Penny’s Big Breakaway Review – A Swinging Pendulum – Gamer fang

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Coming off the success of Sonic Mania, the development team behind one of the best games in Sega’s storied series is back with an all-new franchise. Much like how the studio now known as Evening Star’s previous effort was a love letter to a bygone era of platforming, Penny’s Big Breakaway is a fond tribute to the 3D platformers of the late ‘90s. Evening Star clearly knows how to design a fantastic new entry in this well-worn genre, but some important issues drag down an otherwise strong game.

As Penny, a street performer whose yo-yo is transformed by a cosmic entity, you must leap, swing, spin, and dash through more than 11 colorful, themed worlds of stages. Each world is more colorful than the last, complemented by an upbeat soundtrack full of catchy tracks to push the action forward. In moving through these levels, Penny’s Big Breakaway steps into the spotlight in a big way. With the help of her enhanced yo-yo, Penny can pull off satisfying movement-based combos. Once you master the basics, jumping into the air, swinging from her yo-yo, landing in a roll, and smoothly launching into another combo with a twirl feels fantastic. In combat, however, I struggled with accidentally sending Penny flying off a cliff since double-tapping the attack button also initiates a dash.

Thankfully, combat is only a small piece of the overall pie, and from the moment the movement mechanics clicked with me to the moment I watched the credits roll, I adored building momentum as I sped through the stages. Those terrific moves are accentuated by top-tier level design. Evening Star provides players with a ton of expertly designed courses that play into Penny’s abilities. Penny’s Big Breakaway is at its best when you’re moving quickly through obstacle courses, and the levels give you plenty of opportunities to do so; even the optional side objectives often require you to complete the given task within a time limit.

I relished every twisting path that let me quickly roll through, but I also enjoyed exploring every corner I could to find the collectibles used to purchase extra-challenging bonus stages. Levels typically offer branching pathways, and I loved trying to find the best route through the stages, though the fixed camera sometimes discouraged me from poking around too much. I was also disappointed by how many times I clipped through a stage element and had to restart from a checkpoint.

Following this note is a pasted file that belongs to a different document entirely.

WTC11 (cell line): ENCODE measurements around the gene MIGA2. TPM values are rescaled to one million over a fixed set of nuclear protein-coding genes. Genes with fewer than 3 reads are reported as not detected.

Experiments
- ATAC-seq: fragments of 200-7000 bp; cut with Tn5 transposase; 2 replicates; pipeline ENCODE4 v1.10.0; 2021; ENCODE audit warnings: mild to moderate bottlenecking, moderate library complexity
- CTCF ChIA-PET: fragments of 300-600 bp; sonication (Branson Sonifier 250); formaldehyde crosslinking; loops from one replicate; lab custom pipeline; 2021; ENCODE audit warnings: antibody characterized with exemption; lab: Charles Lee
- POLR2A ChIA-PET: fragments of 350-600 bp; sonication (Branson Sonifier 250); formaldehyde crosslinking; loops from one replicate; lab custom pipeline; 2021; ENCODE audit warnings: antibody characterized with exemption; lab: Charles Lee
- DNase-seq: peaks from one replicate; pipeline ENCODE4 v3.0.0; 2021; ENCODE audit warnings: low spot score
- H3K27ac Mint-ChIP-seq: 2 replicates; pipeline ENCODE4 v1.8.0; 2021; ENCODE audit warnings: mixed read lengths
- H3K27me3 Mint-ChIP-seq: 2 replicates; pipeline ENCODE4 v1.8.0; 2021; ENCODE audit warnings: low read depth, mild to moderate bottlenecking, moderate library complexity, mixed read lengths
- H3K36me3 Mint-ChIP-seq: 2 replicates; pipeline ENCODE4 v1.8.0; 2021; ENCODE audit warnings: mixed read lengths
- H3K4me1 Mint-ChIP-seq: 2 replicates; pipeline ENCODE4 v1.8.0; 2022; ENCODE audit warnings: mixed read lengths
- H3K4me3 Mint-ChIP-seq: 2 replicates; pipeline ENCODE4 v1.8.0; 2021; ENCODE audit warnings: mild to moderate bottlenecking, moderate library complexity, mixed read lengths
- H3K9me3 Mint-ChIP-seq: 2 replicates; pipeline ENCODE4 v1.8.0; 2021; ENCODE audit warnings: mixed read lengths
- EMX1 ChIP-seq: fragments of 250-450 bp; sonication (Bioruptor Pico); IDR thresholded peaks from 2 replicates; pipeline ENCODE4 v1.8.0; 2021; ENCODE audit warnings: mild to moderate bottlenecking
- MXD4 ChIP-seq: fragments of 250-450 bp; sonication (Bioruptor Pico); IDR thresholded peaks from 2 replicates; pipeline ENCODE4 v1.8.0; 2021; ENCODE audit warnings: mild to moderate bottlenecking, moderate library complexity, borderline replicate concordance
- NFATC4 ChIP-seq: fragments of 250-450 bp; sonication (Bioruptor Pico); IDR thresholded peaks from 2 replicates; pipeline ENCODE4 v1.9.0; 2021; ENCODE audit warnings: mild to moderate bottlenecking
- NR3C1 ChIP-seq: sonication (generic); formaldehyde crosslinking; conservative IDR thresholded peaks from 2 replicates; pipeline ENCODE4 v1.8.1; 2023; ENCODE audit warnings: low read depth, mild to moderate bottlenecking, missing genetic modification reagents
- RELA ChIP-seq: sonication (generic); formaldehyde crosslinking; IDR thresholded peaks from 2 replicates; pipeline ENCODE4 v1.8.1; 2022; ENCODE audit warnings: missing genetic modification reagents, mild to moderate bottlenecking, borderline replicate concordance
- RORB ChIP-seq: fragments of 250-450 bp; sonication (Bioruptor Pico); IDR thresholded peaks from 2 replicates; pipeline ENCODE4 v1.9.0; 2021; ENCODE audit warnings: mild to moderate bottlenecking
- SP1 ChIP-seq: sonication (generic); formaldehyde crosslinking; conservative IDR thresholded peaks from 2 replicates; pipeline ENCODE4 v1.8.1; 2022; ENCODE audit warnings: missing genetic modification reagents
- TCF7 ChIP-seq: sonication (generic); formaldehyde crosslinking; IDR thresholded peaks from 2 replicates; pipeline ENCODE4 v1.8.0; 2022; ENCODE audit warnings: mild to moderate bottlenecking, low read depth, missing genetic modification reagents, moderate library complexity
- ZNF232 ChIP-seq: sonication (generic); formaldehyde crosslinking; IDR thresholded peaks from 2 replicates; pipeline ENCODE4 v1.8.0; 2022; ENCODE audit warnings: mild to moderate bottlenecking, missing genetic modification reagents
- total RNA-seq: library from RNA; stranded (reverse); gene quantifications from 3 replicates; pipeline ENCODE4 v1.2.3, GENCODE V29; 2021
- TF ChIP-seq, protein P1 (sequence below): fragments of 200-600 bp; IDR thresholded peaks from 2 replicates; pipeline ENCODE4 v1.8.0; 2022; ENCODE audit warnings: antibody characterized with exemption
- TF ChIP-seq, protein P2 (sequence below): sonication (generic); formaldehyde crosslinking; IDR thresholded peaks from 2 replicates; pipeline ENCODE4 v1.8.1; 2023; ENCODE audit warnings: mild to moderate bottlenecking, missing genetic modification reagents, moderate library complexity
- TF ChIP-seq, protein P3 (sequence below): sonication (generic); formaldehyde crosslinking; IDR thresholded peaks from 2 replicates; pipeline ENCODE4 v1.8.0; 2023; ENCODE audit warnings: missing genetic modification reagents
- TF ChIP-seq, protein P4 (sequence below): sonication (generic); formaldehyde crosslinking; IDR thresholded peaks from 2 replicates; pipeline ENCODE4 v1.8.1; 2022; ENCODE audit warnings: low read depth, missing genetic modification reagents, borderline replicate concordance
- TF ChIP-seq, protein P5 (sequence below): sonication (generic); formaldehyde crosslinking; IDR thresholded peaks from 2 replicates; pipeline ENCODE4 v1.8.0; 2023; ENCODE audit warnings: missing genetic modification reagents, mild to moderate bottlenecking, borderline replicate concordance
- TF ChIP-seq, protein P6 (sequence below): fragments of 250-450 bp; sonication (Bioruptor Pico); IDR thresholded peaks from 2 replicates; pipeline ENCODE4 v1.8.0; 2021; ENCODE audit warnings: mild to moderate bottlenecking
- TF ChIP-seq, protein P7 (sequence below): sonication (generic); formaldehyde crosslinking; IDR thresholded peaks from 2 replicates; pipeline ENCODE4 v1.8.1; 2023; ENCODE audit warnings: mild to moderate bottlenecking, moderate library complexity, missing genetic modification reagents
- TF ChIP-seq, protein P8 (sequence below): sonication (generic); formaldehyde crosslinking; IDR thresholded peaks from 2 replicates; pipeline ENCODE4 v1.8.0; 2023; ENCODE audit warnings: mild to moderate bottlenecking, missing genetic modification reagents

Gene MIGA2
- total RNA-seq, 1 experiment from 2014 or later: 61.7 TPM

Sadly, the entire experience is brought down by a problem many early 3D platformers struggled with: depth perception. By the time I beat the story mode, I had lost count of the number of times I missed a seemingly easy jump because I couldn’t tell where Penny was in relation to the platform I was trying to land on. While the obvious answer is to look at her shadow’s position on the platform, my brain constantly needed to perform the calculus of whether Penny was where she looked like she was or where the game said she was. Unfortunately, this permeates the entire experience, poisoning the well of the overall gameplay.


A smaller issue that often rears its ugly head is that of screen-crowding. One of the key elements Penny’s Big Breakaway uses to propel the player forward is a group of penguins that swarm you in a capture attempt. Each time this happens, it immediately raises the level of on-screen chaos, but it sometimes goes too far as the penguins obscure everything happening in the level. Add to that an intrusive U.I. element that pops up when you’re near a side mission, and on multiple occasions, I had to blindly perform a leap of faith and hope for the best.

It’s a shame so many problems weigh on this otherwise enjoyable adventure. Even with the screen-crowding, bugs, and depth-perception troubles, I still look back fondly on the superb level design and movement mechanics. But because of those important detractors, Penny’s Big Breakaway lands as a solid 3D platformer unable to swing to the great heights it felt destined for.

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